At the Third Congress (March 1920) the Russian trade unions decided to join the Third International on the ground that “the struggles of the international proletariat do not aim at the reform, but at the complete destruction of capitalism, and that in the political struggles all class conscious revolutionary elements are constantly joining the ranks of the Third Inter national as the organization embodying the world revolution”. At the same time the Congress of the Russian trade-unions issued an appeal to all revolutionary unions of other countries to follow the Russian example. This decision of the Russian unions formed a line of demarcation between the Amsterdam Trade Union International then already organized and the revolutionary unions of all countries. The appeal of the Russian unions was answered this time by the French syndicalists and the trade unions of Italy, Bulgaria and Jugoslavia as well as by certain trade-union groups of England. An organized differentiation of the revolutionary elements in the trade-unions movement began at this point. The strong need for the creation of a central organization led the representatives of the revolutionary unions to Russia, where, on the eve of the Second Congress of the Communist International, they laid the foundation stone of the Red Trade Union International. Taking part in the discussions of the Conference there were several representatives of the English trade-unions, delegates from the All-Russian Trade Union Central Committee, from the Italian General Federation of Labor, from the Spanish National Federation of Labor, from the Bulgarian General Trade Union Federation, from the French Revolutionary Syndicalists and Minority from the Jugoslavian General Federation of Labor. These discussions led to the voting of a declaration on the 15th of July, that served as the point of departure and basis for the further recruiting of revolutionary forces.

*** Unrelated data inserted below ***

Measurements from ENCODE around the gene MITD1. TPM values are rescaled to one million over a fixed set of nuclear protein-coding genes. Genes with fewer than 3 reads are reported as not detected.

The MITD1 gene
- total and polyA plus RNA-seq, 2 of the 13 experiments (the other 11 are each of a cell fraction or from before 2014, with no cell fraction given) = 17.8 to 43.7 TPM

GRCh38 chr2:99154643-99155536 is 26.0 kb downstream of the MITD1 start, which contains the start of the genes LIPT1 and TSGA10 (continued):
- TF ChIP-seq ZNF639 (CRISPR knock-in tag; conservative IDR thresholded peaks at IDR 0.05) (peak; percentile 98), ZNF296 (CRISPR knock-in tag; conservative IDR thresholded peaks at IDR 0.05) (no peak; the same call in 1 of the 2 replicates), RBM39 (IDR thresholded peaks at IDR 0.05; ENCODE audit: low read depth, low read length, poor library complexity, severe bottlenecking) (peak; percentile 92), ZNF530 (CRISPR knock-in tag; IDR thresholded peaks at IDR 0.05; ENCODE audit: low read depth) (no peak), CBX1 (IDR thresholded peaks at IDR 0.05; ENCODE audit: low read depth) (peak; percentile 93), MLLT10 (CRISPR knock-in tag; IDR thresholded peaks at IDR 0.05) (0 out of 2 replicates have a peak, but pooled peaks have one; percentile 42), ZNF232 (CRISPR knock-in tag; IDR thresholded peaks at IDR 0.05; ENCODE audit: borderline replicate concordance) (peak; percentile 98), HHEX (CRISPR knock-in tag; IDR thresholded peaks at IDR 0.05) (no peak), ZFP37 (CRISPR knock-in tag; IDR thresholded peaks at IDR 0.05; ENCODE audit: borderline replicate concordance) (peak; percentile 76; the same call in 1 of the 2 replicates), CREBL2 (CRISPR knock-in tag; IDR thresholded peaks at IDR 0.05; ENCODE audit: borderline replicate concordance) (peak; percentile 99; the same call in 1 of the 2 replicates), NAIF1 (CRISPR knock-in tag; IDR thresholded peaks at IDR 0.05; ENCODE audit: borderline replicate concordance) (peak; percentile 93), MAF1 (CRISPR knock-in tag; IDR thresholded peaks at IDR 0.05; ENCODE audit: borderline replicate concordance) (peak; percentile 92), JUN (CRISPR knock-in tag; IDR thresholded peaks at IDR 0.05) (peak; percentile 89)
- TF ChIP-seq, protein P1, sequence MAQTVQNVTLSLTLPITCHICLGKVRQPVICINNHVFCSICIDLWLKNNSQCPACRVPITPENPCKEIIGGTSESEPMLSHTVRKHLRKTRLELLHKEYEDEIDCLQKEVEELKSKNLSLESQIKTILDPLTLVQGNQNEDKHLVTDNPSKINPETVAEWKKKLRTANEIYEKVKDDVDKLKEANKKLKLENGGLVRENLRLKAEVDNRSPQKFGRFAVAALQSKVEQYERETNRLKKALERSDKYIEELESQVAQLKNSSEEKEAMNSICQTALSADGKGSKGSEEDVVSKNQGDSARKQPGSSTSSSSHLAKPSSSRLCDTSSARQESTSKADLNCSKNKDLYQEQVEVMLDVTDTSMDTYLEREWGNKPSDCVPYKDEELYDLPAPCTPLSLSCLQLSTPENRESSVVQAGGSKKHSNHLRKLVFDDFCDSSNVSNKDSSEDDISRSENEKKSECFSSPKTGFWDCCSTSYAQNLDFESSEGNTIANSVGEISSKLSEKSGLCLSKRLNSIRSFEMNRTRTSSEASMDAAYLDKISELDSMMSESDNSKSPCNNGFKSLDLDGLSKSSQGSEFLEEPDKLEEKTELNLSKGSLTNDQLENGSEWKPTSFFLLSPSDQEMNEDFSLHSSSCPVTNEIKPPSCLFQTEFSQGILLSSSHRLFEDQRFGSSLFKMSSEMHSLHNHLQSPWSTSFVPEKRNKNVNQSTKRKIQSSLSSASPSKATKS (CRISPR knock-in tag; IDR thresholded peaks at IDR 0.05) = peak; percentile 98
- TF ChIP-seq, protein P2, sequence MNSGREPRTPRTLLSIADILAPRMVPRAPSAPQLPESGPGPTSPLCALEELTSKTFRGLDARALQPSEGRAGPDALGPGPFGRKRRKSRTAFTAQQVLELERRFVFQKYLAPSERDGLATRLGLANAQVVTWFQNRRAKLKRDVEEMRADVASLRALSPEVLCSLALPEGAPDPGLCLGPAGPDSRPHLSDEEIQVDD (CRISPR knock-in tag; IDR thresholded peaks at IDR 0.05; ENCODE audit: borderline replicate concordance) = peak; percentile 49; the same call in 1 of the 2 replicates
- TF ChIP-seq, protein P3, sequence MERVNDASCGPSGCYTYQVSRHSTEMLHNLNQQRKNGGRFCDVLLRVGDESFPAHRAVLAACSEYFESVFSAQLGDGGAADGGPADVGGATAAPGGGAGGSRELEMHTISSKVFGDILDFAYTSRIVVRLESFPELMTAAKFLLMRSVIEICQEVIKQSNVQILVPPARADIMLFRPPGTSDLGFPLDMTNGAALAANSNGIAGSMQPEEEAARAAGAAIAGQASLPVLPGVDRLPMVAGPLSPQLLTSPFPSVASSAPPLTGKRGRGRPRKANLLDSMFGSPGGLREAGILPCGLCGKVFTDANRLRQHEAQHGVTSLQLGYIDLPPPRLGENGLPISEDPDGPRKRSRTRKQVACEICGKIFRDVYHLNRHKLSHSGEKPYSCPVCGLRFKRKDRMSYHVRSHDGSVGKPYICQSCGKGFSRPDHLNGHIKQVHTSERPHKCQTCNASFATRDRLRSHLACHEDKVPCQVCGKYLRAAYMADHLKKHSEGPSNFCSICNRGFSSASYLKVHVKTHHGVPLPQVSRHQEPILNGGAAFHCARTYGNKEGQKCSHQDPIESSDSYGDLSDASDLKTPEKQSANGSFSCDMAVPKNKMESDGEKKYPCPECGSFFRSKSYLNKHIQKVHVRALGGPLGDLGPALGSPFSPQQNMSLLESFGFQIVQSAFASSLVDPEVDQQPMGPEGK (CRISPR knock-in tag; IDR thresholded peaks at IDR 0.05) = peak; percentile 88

The declaration asserted: